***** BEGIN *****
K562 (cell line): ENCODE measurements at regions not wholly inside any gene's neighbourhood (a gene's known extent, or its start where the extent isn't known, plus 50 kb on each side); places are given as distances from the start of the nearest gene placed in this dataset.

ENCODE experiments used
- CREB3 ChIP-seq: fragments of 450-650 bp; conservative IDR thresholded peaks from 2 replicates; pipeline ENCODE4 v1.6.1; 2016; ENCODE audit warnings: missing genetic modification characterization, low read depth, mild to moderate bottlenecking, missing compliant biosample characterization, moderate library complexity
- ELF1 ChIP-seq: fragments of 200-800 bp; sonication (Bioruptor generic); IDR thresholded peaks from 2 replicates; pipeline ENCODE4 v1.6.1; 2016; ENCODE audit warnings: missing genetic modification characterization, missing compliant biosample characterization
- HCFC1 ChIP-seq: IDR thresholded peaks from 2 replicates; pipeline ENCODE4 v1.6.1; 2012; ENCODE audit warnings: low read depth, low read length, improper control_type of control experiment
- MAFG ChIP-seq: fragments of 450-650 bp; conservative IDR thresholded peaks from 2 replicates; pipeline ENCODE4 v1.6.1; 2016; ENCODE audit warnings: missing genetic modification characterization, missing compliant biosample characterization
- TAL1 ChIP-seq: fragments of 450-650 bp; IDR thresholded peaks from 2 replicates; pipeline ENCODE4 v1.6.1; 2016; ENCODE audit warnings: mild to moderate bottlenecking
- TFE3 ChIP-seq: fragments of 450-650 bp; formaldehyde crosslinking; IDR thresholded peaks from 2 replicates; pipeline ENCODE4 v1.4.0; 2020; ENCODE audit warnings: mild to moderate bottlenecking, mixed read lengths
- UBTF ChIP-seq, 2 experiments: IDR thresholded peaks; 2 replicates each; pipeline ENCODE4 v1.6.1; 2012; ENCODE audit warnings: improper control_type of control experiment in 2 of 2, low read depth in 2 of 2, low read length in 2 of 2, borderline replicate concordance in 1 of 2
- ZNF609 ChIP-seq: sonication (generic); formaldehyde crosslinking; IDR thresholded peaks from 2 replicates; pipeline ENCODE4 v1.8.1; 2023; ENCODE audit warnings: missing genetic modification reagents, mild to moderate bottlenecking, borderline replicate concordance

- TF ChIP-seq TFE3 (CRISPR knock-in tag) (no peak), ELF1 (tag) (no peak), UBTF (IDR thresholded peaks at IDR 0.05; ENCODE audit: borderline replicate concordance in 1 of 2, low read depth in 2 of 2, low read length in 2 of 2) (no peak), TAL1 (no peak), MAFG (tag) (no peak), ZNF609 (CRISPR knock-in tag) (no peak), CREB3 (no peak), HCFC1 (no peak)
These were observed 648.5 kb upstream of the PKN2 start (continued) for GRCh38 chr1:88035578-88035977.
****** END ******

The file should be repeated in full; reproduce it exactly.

K562 (cell line): ENCODE measurements at regions not wholly inside any gene's neighbourhood (a gene's known extent, or its start where the extent isn't known, plus 50 kb on each side); places are given as distances from the start of the nearest gene placed in this dataset.

ENCODE experiments used
- CREB3 ChIP-seq: fragments of 450-650 bp; conservative IDR thresholded peaks from 2 replicates; pipeline ENCODE4 v1.6.1; 2016; ENCODE audit warnings: missing genetic modification characterization, low read depth, mild to moderate bottlenecking, missing compliant biosample characterization, moderate library complexity
- ELF1 ChIP-seq: fragments of 200-800 bp; sonication (Bioruptor generic); IDR thresholded peaks from 2 replicates; pipeline ENCODE4 v1.6.1; 2016; ENCODE audit warnings: missing genetic modification characterization, missing compliant biosample characterization
- HCFC1 ChIP-seq: IDR thresholded peaks from 2 replicates; pipeline ENCODE4 v1.6.1; 2012; ENCODE audit warnings: low read depth, low read length, improper control_type of control experiment
- MAFG ChIP-seq: fragments of 450-650 bp; conservative IDR thresholded peaks from 2 replicates; pipeline ENCODE4 v1.6.1; 2016; ENCODE audit warnings: missing genetic modification characterization, missing compliant biosample characterization
- TAL1 ChIP-seq: fragments of 450-650 bp; IDR thresholded peaks from 2 replicates; pipeline ENCODE4 v1.6.1; 2016; ENCODE audit warnings: mild to moderate bottlenecking
- TFE3 ChIP-seq: fragments of 450-650 bp; formaldehyde crosslinking; IDR thresholded peaks from 2 replicates; pipeline ENCODE4 v1.4.0; 2020; ENCODE audit warnings: mild to moderate bottlenecking, mixed read lengths
- UBTF ChIP-seq, 2 experiments: IDR thresholded peaks; 2 replicates each; pipeline ENCODE4 v1.6.1; 2012; ENCODE audit warnings: improper control_type of control experiment in 2 of 2, low read depth in 2 of 2, low read length in 2 of 2, borderline replicate concordance in 1 of 2
- ZNF609 ChIP-seq: sonication (generic); formaldehyde crosslinking; IDR thresholded peaks from 2 replicates; pipeline ENCODE4 v1.8.1; 2023; ENCODE audit warnings: missing genetic modification reagents, mild to moderate bottlenecking, borderline replicate concordance

- TF ChIP-seq TFE3 (CRISPR knock-in tag) (no peak), ELF1 (tag) (no peak), UBTF (IDR thresholded peaks at IDR 0.05; ENCODE audit: borderline replicate concordance in 1 of 2, low read depth in 2 of 2, low read length in 2 of 2) (no peak), TAL1 (no peak), MAFG (tag) (no peak), ZNF609 (CRISPR knock-in tag) (no peak), CREB3 (no peak), HCFC1 (no peak)
These were observed 648.5 kb upstream of the PKN2 start (continued) for GRCh38 chr1:88035578-88035977.